#1 Drug-Defying Germs From India Speed Post-Antibiotic Era05-07-2012, 10:43 PM
By Jason Gale and Adi Narayan - May 7, 2012 4:00 PM CT
Bloomberg Markets Magazine
Lill-Karin Skaret, a 67-year-old grandmother from Namsos, Norway, was traveling to a lakeside vacation villa near India’s port city of Kochi in March 2010 when her car collided with a truck. She was rushed to the Amrita Institute of Medical Sciences, her right leg broken and her artificial hip so damaged that replacing it required 12 hours of surgery.
Three weeks later and walking with the aid of crutches, Skaret was relieved to be home. Then her doctor gave her upsetting news. Mutant germs that most antibiotics can’t kill had entered her bladder, probably from a contaminated hospital catheter in India. She risked a life-threatening infection if the bacteria invaded her bloodstream -- a waiting game over which she had limited control, Bloomberg Markets magazine reports in its June issue.
“I got a call from my doctor who told me they found this bug in me and I had to take precautions,” Skaret remembers. “I was very afraid.”
Skaret was lucky. Eventually, her body rid itself of the bacteria, and she escaped harm from a new type of superbug that scientists warn is spreading faster, further and in more alarming ways than any they’ve encountered. Researchers say the epicenter is India, where drugs created to fight disease have taken a perverse turn by making many ailments harder to treat.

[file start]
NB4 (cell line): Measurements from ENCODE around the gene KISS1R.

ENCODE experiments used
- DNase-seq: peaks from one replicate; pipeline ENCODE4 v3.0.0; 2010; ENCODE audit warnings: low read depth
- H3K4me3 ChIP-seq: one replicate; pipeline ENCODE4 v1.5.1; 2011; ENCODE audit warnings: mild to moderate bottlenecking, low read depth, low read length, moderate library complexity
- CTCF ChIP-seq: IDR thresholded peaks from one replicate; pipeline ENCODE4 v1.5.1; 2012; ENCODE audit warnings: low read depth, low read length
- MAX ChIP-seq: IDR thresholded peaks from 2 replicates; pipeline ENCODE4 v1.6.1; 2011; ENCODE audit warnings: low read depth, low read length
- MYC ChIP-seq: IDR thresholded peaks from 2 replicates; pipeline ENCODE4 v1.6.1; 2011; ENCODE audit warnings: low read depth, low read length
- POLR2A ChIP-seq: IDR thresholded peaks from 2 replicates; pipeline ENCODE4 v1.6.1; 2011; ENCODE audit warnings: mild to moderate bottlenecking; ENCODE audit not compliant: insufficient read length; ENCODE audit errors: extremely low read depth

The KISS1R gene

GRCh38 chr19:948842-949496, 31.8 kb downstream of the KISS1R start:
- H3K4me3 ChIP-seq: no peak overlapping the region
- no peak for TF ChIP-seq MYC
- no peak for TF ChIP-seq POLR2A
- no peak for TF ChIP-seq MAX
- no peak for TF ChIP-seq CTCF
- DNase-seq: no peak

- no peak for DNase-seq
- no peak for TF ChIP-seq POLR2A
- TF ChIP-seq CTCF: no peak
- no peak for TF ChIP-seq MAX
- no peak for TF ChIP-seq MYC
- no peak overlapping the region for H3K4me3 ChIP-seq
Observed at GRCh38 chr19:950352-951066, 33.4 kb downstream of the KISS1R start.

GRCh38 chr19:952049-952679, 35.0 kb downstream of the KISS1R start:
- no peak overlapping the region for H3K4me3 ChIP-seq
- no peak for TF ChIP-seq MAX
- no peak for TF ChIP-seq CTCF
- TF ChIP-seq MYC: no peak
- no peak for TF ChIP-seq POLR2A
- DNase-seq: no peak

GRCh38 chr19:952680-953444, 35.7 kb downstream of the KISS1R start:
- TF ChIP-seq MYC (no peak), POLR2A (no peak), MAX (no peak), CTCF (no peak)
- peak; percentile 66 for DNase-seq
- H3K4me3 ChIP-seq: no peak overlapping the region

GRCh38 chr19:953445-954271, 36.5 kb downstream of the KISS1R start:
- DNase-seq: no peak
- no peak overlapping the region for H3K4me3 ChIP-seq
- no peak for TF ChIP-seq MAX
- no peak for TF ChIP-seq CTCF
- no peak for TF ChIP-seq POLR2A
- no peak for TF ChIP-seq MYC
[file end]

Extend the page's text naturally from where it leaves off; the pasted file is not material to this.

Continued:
India’s $12.4 billion pharmaceutical industry manufactures almost a third of the world’s antibiotics, and people use them so liberally that relatively benign and beneficial bacteria are becoming drug immune in a pool of resistance that thwarts even high-powered antibiotics, the so-called remedies of last resort.
05-09-2012, 03:53 PM
India has been slowly emerging from third-world status over the past 20-30 years. I wonder if the overuse of antibiotics is a result of the desire of their government and medical establishment to rid the country of the diseases that are associated with overpopulation and poverty.
When my dad visited India for 6 weeks in the 70s, when they were still fully a third world nation, he came bag jaundiced, and so did some of the other guys who went with him. Although he stayed with wealthy Indians when he was there, he saw a lot of the conditions around New Dehli, and saw a lot of hungry and sick people-lepers, the untouchable caste, among others. It would be very tempting for a government and medical establishment to overuse antibiotics to address immediate health risks without considering the long-term implications. We in the west just started realizing the problems with over-using antibiotics within the past 20 years.
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